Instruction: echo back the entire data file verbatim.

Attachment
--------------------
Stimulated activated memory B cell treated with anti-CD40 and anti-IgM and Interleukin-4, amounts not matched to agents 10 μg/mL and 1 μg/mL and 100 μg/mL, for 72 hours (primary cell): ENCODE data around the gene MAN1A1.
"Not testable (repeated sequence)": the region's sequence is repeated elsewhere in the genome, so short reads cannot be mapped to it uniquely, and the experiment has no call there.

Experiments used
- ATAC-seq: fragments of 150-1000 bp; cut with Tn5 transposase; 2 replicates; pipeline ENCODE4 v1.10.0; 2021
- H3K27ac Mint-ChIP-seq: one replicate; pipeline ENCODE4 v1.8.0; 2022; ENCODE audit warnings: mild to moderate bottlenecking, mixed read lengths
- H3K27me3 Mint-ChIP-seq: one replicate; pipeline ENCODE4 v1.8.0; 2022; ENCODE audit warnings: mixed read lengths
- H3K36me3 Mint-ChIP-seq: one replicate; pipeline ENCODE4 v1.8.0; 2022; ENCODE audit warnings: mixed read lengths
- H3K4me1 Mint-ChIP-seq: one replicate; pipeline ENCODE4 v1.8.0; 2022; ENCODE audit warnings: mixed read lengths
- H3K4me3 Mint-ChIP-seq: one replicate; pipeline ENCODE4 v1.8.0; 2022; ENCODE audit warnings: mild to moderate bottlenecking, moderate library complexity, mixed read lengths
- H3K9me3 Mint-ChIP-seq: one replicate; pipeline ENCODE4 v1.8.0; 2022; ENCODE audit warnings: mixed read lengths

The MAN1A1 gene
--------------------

Stimulated activated memory B cell treated with anti-CD40 and anti-IgM and Interleukin-4, amounts not matched to agents 10 μg/mL and 1 μg/mL and 100 μg/mL, for 72 hours (primary cell): ENCODE data around the gene MAN1A1.
"Not testable (repeated sequence)": the region's sequence is repeated elsewhere in the genome, so short reads cannot be mapped to it uniquely, and the experiment has no call there.

Experiments used
- ATAC-seq: fragments of 150-1000 bp; cut with Tn5 transposase; 2 replicates; pipeline ENCODE4 v1.10.0; 2021
- H3K27ac Mint-ChIP-seq: one replicate; pipeline ENCODE4 v1.8.0; 2022; ENCODE audit warnings: mild to moderate bottlenecking, mixed read lengths
- H3K27me3 Mint-ChIP-seq: one replicate; pipeline ENCODE4 v1.8.0; 2022; ENCODE audit warnings: mixed read lengths
- H3K36me3 Mint-ChIP-seq: one replicate; pipeline ENCODE4 v1.8.0; 2022; ENCODE audit warnings: mixed read lengths
- H3K4me1 Mint-ChIP-seq: one replicate; pipeline ENCODE4 v1.8.0; 2022; ENCODE audit warnings: mixed read lengths
- H3K4me3 Mint-ChIP-seq: one replicate; pipeline ENCODE4 v1.8.0; 2022; ENCODE audit warnings: mild to moderate bottlenecking, moderate library complexity, mixed read lengths
- H3K9me3 Mint-ChIP-seq: one replicate; pipeline ENCODE4 v1.8.0; 2022; ENCODE audit warnings: mixed read lengths

The MAN1A1 gene